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August 2016 Archive for Steps towards racial justice

RSS By: MNYS Anti-Racism Task Force

Our Anti-Racism Task Force members will be taking turns in writing posts that shed light on issues surrounding racial justice work in our church and society. The views and opinions expressed in this blog are those of the authors.

God Calls Us to Change

Aug 22, 2016

By Pr. David Parsons

Pr. David Parsons, a member of the Metropolitan New York Synod Anti-Racism Task Force, is pastor of St. John-St. Matthew-Emanuel, Brooklyn.



I’ve been tasked with writing a reflection on the deaths of Alton Sterling, Philando Castile, Brent Thompson, Patrick Zamarripa, Michael Krol, Lorne Ahrens, and Michael Smith.


Two of the men, Mr. Sterling, of Baton Rouge, and Mr. Castile, of Falcon Heights, Minnesota, were killed by police officers. Both men were African-American. Their deaths were captured on video. The names of Alton and Philando thus join a terrible litany… Michael, Eric, Tamir, Sandra, and on, and on… of African-American citizens who have died at the hands of police in the last two years.


The other men who died recently were police officers in Dallas. Seven of their fellow officers were also wounded. They were all on duty, protecting citizens who were peacefully protesting the deaths in Louisiana and Minnesota. All of the Dallas shooting victims were white. A lone Army veteran, Micah Johnson, an African-American, has been identified as the shooter in Dallas. He died when a bomb delivered by a remote-controlled robot exploded near his hiding place.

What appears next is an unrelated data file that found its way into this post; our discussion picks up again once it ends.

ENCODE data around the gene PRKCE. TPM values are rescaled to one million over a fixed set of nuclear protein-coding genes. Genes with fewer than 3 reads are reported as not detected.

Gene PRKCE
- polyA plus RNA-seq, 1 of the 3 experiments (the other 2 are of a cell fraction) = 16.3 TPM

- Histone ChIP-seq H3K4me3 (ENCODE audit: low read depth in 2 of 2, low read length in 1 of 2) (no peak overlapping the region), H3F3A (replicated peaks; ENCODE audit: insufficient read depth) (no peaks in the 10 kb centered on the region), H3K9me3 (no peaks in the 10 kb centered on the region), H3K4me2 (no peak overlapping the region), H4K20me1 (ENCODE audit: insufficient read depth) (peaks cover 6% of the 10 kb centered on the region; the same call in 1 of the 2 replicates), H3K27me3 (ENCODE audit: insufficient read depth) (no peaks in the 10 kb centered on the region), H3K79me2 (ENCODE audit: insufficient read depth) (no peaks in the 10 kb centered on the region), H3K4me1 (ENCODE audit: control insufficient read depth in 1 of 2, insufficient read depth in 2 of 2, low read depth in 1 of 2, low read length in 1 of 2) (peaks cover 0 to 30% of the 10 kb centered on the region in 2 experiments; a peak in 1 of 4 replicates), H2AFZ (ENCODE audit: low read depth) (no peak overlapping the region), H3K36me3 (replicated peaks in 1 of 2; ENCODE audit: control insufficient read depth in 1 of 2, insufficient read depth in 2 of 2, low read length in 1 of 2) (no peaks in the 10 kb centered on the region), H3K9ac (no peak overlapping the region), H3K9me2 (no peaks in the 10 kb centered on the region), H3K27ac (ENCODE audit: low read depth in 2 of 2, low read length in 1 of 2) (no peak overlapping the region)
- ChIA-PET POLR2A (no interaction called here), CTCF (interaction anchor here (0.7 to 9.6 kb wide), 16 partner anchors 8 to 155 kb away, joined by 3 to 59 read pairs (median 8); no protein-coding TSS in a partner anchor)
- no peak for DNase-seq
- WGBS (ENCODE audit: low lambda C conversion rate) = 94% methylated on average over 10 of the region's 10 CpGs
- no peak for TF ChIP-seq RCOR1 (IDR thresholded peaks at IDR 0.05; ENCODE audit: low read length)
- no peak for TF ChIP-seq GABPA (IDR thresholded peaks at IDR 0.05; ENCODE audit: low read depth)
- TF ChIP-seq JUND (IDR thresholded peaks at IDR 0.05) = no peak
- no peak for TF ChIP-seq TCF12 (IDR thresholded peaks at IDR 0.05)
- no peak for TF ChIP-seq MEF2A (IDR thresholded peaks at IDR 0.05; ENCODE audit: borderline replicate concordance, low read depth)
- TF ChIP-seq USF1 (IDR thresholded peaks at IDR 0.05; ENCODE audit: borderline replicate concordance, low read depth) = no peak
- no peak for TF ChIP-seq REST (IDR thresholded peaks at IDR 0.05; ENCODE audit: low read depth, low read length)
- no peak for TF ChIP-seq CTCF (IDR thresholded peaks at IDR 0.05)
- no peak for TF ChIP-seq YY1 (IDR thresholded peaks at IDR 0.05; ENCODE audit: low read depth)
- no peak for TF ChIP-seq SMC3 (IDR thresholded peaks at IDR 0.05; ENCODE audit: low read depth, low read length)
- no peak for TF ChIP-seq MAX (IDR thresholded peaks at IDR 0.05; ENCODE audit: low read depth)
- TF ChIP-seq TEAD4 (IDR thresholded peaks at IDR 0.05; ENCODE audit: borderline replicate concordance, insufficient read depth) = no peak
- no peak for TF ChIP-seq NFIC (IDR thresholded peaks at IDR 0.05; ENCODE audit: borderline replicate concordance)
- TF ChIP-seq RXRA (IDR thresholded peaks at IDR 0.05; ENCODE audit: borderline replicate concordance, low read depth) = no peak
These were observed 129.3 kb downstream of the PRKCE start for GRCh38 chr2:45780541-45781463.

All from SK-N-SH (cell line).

A New York Times article on July 13 reported on a poll conducted after the shootings in Baton Rouge and Falcon Heights and Dallas. 69% of Americans believe that race relations are generally bad, and getting worse, the highest level since the 1992 riots following the Rodney King verdict in Los Angeles. The article went on to say, "More than two-fifths of black people say the police in their communities make them feel more anxious than safe. By wide margins, whites and Hispanics say the police make them feel safer."